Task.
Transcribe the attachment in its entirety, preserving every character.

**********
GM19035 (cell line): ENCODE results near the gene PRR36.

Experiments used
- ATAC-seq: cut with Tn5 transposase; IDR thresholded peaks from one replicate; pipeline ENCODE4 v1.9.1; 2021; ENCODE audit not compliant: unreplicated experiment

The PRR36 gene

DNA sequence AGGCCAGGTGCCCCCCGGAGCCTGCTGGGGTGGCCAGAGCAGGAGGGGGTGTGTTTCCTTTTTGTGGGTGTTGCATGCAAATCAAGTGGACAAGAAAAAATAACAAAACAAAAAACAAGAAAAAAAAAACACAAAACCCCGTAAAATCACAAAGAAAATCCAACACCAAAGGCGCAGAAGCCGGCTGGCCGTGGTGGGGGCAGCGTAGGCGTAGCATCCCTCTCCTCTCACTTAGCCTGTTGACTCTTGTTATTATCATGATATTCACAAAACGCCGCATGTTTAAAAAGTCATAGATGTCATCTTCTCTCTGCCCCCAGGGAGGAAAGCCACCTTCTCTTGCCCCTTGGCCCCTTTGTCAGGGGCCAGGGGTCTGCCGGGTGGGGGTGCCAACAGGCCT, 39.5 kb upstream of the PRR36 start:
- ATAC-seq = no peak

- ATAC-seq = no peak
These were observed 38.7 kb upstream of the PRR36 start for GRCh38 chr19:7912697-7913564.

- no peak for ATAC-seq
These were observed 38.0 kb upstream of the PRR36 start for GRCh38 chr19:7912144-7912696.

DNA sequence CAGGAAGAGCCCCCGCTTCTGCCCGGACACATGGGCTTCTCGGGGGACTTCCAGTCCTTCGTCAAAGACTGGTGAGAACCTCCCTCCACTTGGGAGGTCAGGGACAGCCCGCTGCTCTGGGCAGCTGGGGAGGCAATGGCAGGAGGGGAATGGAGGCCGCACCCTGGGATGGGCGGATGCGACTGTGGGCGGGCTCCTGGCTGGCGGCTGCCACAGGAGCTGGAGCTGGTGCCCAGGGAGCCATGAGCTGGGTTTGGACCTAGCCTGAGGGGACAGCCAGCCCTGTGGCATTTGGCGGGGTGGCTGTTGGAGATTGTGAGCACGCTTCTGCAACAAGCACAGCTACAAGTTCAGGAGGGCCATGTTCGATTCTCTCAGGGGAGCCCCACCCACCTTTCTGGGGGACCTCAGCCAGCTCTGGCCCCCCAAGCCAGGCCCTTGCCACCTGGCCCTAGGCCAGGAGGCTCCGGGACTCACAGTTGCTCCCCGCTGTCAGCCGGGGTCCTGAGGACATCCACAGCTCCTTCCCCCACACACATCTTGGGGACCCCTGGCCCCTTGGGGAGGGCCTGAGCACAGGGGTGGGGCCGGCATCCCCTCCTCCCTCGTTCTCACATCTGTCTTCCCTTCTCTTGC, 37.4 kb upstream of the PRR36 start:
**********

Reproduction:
GM19035 (cell line): ENCODE results near the gene PRR36.

Experiments used
- ATAC-seq: cut with Tn5 transposase; IDR thresholded peaks from one replicate; pipeline ENCODE4 v1.9.1; 2021; ENCODE audit not compliant: unreplicated experiment

The PRR36 gene

DNA sequence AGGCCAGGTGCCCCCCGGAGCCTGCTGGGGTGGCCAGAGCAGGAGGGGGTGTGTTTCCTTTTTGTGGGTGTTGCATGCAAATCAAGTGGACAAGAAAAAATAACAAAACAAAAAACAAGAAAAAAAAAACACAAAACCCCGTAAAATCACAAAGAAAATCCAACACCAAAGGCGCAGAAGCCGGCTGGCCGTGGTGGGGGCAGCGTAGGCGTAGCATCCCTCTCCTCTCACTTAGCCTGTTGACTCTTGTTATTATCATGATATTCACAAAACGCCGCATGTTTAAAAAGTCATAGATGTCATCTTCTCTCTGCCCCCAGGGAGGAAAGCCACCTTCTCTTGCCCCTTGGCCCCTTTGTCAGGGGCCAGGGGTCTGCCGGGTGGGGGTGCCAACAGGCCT, 39.5 kb upstream of the PRR36 start:
- ATAC-seq = no peak

- ATAC-seq = no peak
These were observed 38.7 kb upstream of the PRR36 start for GRCh38 chr19:7912697-7913564.

- no peak for ATAC-seq
These were observed 38.0 kb upstream of the PRR36 start for GRCh38 chr19:7912144-7912696.

DNA sequence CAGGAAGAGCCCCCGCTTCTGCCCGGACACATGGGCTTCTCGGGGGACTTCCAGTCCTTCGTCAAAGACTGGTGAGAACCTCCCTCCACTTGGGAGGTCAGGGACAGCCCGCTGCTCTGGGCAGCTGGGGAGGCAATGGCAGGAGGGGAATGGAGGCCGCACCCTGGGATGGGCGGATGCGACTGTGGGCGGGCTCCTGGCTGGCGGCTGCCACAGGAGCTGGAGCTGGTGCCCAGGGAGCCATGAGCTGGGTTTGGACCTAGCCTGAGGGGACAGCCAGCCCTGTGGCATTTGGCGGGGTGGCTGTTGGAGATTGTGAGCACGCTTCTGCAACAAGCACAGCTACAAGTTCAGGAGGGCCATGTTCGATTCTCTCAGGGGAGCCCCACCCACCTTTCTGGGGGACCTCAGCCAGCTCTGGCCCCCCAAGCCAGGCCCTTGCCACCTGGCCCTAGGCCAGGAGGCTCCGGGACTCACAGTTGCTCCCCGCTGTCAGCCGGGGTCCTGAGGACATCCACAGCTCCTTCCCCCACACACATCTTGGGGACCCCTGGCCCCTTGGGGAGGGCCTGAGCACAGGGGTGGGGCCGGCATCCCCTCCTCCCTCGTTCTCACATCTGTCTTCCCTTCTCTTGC, 37.4 kb upstream of the PRR36 start: